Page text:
week (give or take) adventure of a lifetime. He presented the employees with his plan last year in one of our monthly company meetings, when he told us that our “gift” in the coming year was that he planned to ride his bicycle cross country and be gone for two months. Once the cheering stopped, we all sort of forgot about it and went on about our business. And then he started training. Seriously training. As in “I biked from my house in Chappaqua down to the Jersey Shore”. I’m sorry, what?? My version of exercise is to walk to the bakery to get my pastry, so to me this was insanity. He started putting all in order in the office…making sure that his accounts were comfortable and taken care of, everyone was up to date on everything, down to the last minute detail. I still couldn’t see how this was going to happen – Ken is a bit of a “controller”. One of our favorite office games? Wait until Ken walks a few steps out of his office and then ring his phone and watch him go flying back in to retrieve the call, and hang up. There are no “missed work calls” in Ken’s world. We have worked together for 22 years. I know his personality, we have an odd, quirky friendship – and I still could not see this happening. And then it did – the day was here, he was leaving.
He started his trip in Seattle, WA. It is him and his bike, a few provisions, a tent, and a lot of determination. He is staying sometimes with people that open their homes to people biking this route, other times he camps where he can find a spot. He is traveling alone. This is the trip that I would plan for myself if I wanted to poke every fear, phobia and megrim that I have. He is blogging the whole time, posting pictures – some of the quirky, small-town oddities that strike his funny bone, some of the big, touristy spots, some of the miles and miles of barrenness that he has to bike through to get to the next small town. And some are of Ken, smiling, dirty, getting thinner by the day, and happier than I have ever seen his face. I am alternately awed and horrified. Some of his blogs begin with “So, I biked 73 miles to Bump In The Road, Montana and pitched my tent on the side of the road. My front tire is low (Ken’s front tire is always low by the way – it gives me palpitations), I stopped at the local bait/gun/huckleberry pancake store and had some breakfast….” . He talks to the locals, comes away with goofy stories and local legends and directions that may or may not be accurate. He is doing something that most people only dream about (not me….really….not me). He took “that thing” that everyone has that they want to do, talk about doing, dream of doing (Me? I want to write a really good novel, adopt a child that needs a good home, run a farm for abused dogs and children to help them heal each other), and he is DOING it.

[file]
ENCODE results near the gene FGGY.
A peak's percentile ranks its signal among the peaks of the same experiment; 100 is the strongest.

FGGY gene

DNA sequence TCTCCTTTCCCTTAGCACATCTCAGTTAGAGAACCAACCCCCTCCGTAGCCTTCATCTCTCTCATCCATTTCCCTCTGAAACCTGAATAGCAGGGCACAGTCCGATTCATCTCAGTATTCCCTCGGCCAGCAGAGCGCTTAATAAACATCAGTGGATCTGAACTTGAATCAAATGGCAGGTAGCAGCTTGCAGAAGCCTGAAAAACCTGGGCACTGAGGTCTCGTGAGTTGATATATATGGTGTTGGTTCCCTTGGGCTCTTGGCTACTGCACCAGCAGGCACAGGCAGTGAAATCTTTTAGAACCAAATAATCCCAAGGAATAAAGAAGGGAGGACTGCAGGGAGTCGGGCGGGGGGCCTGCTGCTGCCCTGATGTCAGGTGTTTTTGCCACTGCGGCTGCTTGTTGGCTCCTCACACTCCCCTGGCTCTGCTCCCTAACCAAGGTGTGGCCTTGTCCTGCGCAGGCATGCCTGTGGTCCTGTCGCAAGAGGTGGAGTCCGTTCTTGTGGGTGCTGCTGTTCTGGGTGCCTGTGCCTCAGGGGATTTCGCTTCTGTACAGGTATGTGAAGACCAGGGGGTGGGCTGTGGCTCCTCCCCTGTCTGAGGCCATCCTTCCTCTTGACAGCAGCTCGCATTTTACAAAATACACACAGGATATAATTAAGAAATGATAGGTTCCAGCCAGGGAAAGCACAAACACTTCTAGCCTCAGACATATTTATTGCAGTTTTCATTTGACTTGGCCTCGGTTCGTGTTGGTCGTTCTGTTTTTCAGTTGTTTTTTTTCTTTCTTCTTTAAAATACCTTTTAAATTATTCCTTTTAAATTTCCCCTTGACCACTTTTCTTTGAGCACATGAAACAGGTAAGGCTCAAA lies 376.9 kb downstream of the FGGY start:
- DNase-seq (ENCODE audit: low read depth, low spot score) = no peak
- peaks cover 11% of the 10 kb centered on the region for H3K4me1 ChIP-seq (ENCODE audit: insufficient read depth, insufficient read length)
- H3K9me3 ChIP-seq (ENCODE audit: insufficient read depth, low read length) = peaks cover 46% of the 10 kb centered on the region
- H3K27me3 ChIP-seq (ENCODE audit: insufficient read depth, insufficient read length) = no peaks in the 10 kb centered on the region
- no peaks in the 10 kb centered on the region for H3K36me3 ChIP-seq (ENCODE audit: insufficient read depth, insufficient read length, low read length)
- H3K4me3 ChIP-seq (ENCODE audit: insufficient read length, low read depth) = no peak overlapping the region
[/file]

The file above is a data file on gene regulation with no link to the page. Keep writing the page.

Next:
And it’s hard and dirty work. And, being that my ultimate goal and pleasure in life is to tell Ken what a dork he is, I won’t tell him that I think this is a really cool thing. But I think it’s a really cool thing.
And here is our acclaimed boss Ken Fuirst, riding away into the openness.